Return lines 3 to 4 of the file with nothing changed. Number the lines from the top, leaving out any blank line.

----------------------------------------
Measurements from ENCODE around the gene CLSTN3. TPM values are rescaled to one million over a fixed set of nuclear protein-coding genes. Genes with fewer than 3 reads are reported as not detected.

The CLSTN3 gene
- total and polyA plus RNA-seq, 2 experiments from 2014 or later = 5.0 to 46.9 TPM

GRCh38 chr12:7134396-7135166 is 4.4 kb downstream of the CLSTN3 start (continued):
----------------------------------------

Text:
- total and polyA plus RNA-seq, 2 experiments from 2014 or later = 5.0 to 46.9 TPM

GRCh38 chr12:7134396-7135166 is 4.4 kb downstream of the CLSTN3 start (continued):